Assuming you are not using intravenous drugs, you have little danger of exposure to AIDS if you abstain from sexual intercourse or if you and your partner are negative and you both abstain from sex with anyone else. Many people have been exposed by mates they thought were having sex exclusively with them, however.

If you are not absolutely sure about your partner, the greatest safety comes from proper use of a condom. Some experts believe that a spermacide (like nonoxynol-9) may kill the virus during intercourse, too. So the combination of condom and spermacide is best. Select a latex condom with a disease prevention claim on the package label, never reuse condoms, make sure they are not gummy or stuck to themselves, and are within any expiration dates. If you use external spermacide or lubricant, make sure they are water-based and not oil-based, as these may weaken the latex in the condom.

Living with AIDS

About half of those with HIV develop AIDS within ten years, but this length of time can vary greatly. If you find out you are HIV positive, you should remember that it is not necessarily fatal. While a cure or vaccine may be many years away, there are promising treatments being tested all the time.

Addicts in recovery have a great advantage: they already have a strong support group to help them cope with HIV or AIDS. You can turn to your Twelve-Step or other existing support groups, and you can locate AIDS support groups in your area. As in any serious crisis in life, your spirituality will be tested and quite likely strengthened as you search for meaning and restructure your life to deal with AIDS. Many recovering addicts find themselves doing another kind of Twelve Stepping, as they reach out to share their experience, strength, and hope with others with HIV.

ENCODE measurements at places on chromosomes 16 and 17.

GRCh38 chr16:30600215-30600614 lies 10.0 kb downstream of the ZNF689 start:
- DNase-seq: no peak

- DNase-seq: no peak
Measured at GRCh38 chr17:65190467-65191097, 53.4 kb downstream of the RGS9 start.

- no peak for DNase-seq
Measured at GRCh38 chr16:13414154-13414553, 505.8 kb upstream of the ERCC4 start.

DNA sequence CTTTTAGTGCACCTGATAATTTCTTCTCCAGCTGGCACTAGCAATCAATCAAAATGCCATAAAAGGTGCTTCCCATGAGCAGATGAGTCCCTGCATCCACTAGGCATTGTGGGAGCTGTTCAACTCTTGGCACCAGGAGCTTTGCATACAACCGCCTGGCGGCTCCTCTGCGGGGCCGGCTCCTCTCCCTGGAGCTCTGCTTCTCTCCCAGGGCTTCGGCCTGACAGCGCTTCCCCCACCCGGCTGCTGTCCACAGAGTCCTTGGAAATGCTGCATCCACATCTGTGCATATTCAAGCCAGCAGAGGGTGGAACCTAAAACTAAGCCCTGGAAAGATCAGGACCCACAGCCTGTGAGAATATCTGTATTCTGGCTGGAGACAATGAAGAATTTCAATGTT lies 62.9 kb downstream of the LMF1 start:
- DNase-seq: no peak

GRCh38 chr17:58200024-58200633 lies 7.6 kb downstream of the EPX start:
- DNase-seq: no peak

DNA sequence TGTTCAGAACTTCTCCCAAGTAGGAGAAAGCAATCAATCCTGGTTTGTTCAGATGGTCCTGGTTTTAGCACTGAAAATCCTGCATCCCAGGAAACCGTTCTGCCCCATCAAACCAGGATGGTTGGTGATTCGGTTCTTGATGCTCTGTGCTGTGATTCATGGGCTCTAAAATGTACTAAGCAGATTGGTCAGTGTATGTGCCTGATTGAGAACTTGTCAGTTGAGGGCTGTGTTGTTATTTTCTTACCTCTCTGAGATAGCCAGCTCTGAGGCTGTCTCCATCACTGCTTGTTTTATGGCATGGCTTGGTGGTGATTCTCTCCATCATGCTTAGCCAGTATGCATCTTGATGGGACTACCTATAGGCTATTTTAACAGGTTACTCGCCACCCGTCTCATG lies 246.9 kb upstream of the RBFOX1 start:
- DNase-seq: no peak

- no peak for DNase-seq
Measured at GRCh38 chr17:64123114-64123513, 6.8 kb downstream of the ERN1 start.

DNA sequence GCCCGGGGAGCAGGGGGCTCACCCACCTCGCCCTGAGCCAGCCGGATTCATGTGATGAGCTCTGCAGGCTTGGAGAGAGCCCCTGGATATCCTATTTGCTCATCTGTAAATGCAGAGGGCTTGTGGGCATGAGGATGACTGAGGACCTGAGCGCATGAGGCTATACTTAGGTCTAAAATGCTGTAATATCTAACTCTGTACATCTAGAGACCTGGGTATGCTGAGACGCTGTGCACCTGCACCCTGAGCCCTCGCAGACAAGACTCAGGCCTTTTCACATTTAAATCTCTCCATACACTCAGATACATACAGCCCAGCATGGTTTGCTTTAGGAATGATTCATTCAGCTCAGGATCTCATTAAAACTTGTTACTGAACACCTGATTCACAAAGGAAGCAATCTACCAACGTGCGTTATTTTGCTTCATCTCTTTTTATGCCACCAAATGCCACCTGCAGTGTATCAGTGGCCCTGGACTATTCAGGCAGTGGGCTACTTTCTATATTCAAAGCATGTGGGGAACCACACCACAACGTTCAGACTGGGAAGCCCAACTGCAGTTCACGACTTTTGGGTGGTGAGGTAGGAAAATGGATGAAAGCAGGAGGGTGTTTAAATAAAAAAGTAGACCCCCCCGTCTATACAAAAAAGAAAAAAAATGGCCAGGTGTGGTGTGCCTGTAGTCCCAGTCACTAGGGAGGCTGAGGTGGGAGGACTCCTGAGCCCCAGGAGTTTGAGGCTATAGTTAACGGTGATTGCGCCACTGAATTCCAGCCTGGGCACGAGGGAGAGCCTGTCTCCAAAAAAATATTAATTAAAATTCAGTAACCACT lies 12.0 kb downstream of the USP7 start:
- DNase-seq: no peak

If you are HIV positive, you have a moral responsibility to share that information with recent, present, and future sex partners. Recovery from addiction hinges on honesty and love for self and others, and we find it hard to believe that spirituality includes knowingly endangering another’s life. You have a chance to demonstrate love by caring about others, even in your time of crisis.

Other Sexually Transmitted Diseases

There are many other sexually transmitted diseases (STDs) that are not as dramatic as AIDS but still are serious and some potentially fatal. A lot of what we have said about risk factors and prevention of AIDS applies to the more common STDs: chlamydial infections, trichomoniasis, genital herpes, pubic lice, genital warts, and others, including classic gonorrhea and syphilis.

For more information, call the National AIDS Hotline, 1-800-342-AIDS or 1-800-AIDS-TTY (for deaf access), or the National STD Hotline, 1-800-227-8922. They provide information twenty-four hours a day. Ask for their pamphlet, “Condoms and Sexually Transmitted Diseases … Especially AIDS.”


AIDS, see also: Acceptance, Abuse, Behavior, Blackouts, Body image, Crisis, Guilt & shame, Honesty, Incest, Intimacy, Love & caring, Responsibility, Self-image, Sex, Sex addiction groups, Spirituality, Surrender, Therapy & treatment.

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Addictionary 2 by Jan & Judy Wilson